Looking back on 20 years in municipal politics, Pat Saito is most pleased about her work in neighbourhood crime prevention and street traffic calming. She is also proud of the youth programs she’s helped to usher in where young people direct what happens, such as the Dam Youth Drop-in Centre, which has given Meadowvale teens and young moms a cool, safe place to hang out in the Meadowvale Town Centre.

Regarding the disdain shown for suburban Mississauga by leading Toronto media sources, the Councillor points to the fact that people in her Ward live in Mississauga and this community because they feel happy here.

Why is that? She begins to answer with a list of features that improve the quality of life in the City’s northwest.

“We have excellent sports facilities and the first performing arts space in the City was built in Meadowvale. We have outstanding year-round theatre and plays which provide a home for a variety of theatre groups to collaborate.”

In June 2011, Councillor Saito tried her hand at mural painting in the underpass at Lake Wabuskayne, where she joined young artists from the Peel Alternative School West in creating artwork that curtails graffiti.

Saito notes that, after the lakeshore trails, there are more recreation trails in Ward 9 than anywhere else. And a few of them surround their two man-made lakes, Lake Aquitaine and Lake Wabukayne, which are two storm water ponds built by developer Cadillac Fairview to re-purpose drainage water from the streets. Granted, Lake Aquitaine (located behind Meadowvale Community Centre) is a catch-and-release lake, but her kids and the majority of kids in Meadowvale have had a lot of fun learning to fish for bass there. The Councillor used infrastructure money to add a “participaction” attraction to its lakeside trail. “I put outdoor fitness equipment around the lake, all on rubber matting, so that people walking by can stop and do a fitness routine. And they do.”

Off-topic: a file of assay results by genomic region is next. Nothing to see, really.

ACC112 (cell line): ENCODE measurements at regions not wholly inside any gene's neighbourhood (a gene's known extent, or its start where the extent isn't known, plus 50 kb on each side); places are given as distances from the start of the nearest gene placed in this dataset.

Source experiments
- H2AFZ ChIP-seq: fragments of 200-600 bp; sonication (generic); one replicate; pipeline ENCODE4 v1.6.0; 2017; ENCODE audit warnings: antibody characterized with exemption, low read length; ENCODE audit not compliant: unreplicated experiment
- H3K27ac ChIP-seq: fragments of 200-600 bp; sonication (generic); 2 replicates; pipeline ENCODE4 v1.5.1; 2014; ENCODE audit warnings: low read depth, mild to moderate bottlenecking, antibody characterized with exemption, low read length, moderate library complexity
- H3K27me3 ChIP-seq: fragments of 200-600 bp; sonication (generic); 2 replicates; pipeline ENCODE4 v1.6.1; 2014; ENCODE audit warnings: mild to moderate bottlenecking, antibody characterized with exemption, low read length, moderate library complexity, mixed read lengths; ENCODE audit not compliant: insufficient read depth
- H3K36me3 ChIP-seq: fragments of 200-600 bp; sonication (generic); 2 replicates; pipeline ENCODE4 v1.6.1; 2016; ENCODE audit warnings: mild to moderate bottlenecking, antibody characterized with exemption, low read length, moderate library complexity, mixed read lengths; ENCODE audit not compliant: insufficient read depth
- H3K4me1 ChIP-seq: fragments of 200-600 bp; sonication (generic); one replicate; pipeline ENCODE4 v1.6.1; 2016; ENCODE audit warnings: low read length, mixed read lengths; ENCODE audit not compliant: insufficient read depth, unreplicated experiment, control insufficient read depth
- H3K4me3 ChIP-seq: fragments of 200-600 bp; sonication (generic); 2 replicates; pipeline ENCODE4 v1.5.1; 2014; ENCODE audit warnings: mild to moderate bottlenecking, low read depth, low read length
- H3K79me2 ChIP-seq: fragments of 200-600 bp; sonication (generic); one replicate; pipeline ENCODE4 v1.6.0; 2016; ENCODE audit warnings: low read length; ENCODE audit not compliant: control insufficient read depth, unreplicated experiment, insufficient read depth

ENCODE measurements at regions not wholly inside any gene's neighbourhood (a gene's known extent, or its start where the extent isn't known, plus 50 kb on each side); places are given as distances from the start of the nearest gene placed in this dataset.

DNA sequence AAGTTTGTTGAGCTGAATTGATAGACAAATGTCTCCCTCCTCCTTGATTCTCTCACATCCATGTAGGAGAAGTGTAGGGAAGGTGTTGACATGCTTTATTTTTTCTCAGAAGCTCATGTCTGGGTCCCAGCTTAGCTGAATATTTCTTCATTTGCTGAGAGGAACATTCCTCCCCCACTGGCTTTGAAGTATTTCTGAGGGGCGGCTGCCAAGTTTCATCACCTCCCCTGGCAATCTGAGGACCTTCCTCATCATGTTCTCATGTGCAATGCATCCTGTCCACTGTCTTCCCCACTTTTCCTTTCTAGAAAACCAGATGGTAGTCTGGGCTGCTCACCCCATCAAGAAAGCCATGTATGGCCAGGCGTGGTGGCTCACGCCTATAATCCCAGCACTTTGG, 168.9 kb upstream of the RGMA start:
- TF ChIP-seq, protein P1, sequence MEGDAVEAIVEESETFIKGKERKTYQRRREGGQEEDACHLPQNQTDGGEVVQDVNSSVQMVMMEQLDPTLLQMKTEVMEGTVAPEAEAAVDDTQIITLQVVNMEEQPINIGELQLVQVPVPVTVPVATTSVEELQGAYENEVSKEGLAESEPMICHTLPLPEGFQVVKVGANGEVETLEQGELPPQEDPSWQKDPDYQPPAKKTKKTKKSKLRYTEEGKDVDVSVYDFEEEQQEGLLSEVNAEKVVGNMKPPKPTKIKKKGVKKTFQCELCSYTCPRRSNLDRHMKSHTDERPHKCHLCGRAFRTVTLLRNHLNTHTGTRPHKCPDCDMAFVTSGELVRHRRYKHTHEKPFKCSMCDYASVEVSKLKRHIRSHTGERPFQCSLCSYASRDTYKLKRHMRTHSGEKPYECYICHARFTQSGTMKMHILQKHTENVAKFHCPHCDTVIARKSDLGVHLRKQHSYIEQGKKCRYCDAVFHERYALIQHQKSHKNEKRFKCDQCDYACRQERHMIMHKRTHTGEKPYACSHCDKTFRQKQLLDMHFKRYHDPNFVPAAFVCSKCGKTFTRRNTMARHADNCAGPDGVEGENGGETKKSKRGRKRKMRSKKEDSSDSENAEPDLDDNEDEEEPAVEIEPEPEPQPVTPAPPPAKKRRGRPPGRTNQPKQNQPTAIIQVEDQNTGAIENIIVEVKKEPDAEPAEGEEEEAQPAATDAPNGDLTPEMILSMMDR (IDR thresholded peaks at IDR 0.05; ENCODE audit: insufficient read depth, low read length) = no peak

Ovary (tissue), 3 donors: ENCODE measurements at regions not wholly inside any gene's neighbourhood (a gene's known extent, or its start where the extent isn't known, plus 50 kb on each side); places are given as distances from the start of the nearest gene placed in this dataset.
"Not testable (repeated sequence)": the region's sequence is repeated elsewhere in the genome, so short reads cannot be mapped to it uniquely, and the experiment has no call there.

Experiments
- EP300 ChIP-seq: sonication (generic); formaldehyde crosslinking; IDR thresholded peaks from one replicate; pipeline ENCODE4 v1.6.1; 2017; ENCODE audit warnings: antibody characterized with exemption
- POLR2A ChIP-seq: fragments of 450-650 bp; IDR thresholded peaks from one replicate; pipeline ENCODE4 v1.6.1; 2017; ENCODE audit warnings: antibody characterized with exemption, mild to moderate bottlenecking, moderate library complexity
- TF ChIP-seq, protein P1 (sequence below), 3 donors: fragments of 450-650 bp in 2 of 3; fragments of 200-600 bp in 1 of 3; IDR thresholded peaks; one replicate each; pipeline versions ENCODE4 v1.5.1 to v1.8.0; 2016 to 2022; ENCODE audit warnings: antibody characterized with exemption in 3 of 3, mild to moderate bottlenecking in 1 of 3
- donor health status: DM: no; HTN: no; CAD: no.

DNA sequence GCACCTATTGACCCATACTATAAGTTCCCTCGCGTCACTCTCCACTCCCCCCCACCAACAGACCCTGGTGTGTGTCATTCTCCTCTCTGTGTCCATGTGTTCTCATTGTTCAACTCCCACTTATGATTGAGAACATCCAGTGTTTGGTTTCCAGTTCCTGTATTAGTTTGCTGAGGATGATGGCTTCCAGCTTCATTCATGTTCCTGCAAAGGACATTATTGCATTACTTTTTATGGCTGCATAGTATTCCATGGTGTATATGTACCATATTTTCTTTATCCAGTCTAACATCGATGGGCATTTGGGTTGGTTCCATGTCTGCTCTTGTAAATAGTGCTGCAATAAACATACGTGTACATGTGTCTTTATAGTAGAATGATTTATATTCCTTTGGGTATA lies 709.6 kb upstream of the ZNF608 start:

Lake Wabukayne is located off Glen Erin Drive, just north of Britannia Road West, one block west of Erin Mills Parkway. The trail around Lake Wabukayne provides picturesque views of a wildlife sanctuary, hosting blue herons and a great variety of other birds.

“One problem we had with Lake Wabukayne was oil spills. We found that a few restaurants were dumping cooking oil into the storm drains and it came through into the lake. We had to fine one restaurant three times.” Saito is relieved that residents have stepped up to work together and with the City to help protect the lake. They have formed a volunteer stewardship group called the Friends of Lake Wabukayne, which works to raise funds. They also direct improvements to the lake, like adding a butterfly garden and benches, a lookout and planting trees.

Still more improvements are in the works, including adding a new dock and building a floating island featuring plants with deep roots that will grow down into the water, helping to clean it while creating a habitat for fish.

There’s a knock on the Councillor’s door, and our session is over. The representative of a Chinese theatre troupe is waiting. However we make our future, it will come about through collaboration and communication— which is just the way Pat Saito operates.